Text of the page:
1.6 If you have a budget that has been authorised by your manager, consider promoted videos on YouTube and advertising options on LinkedIn and Facebook. See the Core Channel instructions (for Twitter, Facebook, blogs), the Experimental Channels Instruction and the Presence Channels Instruction for more information. Check with the Social Media team in case you are duplicating promotions already being run across RMIT’s corporate channels.

Channel selection

1.7 Select social media channels that will most effectively assist you to reach your target audience and deliver your message. According to the Social Media Policy, Twitter, Facebook and blogs are considered ‘Core’ channels – key points of interaction with current students, prospective students, alumni, researchers, academic or general staff with allocated resources. Other channels, such as Flickr (classed as a ‘Presence’ channel) and Instagram (‘Experimental’), are ideal for image sharing, although the three Core channels have shown the greatest levels of engagement at RMIT.

1.8 A combination of Core and Presence or Experimental is recommended, rather than Presence or Experimental in isolation. However, avoid spreading your content over too many platforms. Try a more controlled experience, targeting and tailoring only those channels that suit your audience. Follow the instructions for Core, Presence and Experimental channels when tailoring content to each channel.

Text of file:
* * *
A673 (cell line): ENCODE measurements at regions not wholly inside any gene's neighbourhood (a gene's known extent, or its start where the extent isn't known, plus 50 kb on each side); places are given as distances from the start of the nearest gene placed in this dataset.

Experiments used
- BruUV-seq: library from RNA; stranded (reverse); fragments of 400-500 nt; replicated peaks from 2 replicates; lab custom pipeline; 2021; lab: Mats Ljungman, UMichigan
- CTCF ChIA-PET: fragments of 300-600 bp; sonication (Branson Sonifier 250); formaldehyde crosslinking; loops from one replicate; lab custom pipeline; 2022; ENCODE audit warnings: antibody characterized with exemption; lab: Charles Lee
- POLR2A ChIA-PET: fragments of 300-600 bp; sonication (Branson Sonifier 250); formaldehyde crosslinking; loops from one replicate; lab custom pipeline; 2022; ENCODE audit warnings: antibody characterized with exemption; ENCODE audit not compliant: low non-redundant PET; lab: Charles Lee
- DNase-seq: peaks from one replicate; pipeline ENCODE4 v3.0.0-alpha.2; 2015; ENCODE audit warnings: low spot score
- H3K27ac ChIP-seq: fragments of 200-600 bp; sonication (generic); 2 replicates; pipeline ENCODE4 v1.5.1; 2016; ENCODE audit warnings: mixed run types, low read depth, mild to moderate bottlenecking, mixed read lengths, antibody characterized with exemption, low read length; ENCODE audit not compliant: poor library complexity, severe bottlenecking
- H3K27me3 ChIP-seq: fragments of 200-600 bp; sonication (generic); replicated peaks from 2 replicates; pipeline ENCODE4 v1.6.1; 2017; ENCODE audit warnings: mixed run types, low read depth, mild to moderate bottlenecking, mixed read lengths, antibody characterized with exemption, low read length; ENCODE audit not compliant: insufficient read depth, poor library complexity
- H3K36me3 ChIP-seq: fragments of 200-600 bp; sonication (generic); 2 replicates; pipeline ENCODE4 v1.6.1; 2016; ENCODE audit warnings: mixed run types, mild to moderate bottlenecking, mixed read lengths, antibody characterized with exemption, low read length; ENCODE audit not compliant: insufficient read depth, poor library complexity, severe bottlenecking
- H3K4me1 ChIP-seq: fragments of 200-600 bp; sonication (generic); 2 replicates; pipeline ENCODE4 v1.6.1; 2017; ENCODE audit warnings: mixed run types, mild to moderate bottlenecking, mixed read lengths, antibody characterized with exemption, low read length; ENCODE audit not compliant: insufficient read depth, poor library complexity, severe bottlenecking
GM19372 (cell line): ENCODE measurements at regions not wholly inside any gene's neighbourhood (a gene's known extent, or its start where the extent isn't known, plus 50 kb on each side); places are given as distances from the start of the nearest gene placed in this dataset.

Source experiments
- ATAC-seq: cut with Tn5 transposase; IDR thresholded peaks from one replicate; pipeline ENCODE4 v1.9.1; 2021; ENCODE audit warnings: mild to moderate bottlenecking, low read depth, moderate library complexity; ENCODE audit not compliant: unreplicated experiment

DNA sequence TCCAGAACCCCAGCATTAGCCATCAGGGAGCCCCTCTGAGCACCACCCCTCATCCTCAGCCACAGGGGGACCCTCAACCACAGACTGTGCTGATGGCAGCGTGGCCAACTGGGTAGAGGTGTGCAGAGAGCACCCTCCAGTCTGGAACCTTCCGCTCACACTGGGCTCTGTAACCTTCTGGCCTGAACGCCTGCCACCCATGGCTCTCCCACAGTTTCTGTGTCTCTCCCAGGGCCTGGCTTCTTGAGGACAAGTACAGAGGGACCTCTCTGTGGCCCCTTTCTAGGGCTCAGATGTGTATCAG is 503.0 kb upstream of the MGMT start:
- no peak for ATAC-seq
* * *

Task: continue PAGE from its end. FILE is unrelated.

1.9 Consult the RMIT Social Media Register for accounts that overlap with your area of interest or specialisation. If they exist, consider a collaboration rather than setting up a new account.

1.10 Complete the Request to Open an Official Social Media Account Form available through Digital and Customer Experience Strategy. If this form is not completed, your account will not be recognised as an official RMIT presence, and therefore not added to the Social Media Register or promoted or linked to via the RMIT web presence. On a practical level, the form will help you to plan and define a purpose for your account by asking for a statement of purpose and technical requirements, measures of success, audience, proposed content and life cycle of the account. Completing the form gives shape and structure to your social media presence.

1.11 Alternatively, if your campaign is small or will run for a limited term, you may not require a dedicated social media account that will take up time and resources to maintain. Instead, your campaign might benefit from exposure through RMIT’s corporate social media channels. Contact Interact for assistance with this.


Before the campaign

2. Activation

2.1 Develop a communications strategy for integrating social media into your campaign. In the lead-up to the campaign, use analytics tools to survey which message types generate the most and least favourable responses. Hone future posts accordingly. Check the day of the week, time of day and content of posts for clues about what might result in ‘success’ as you have defined it.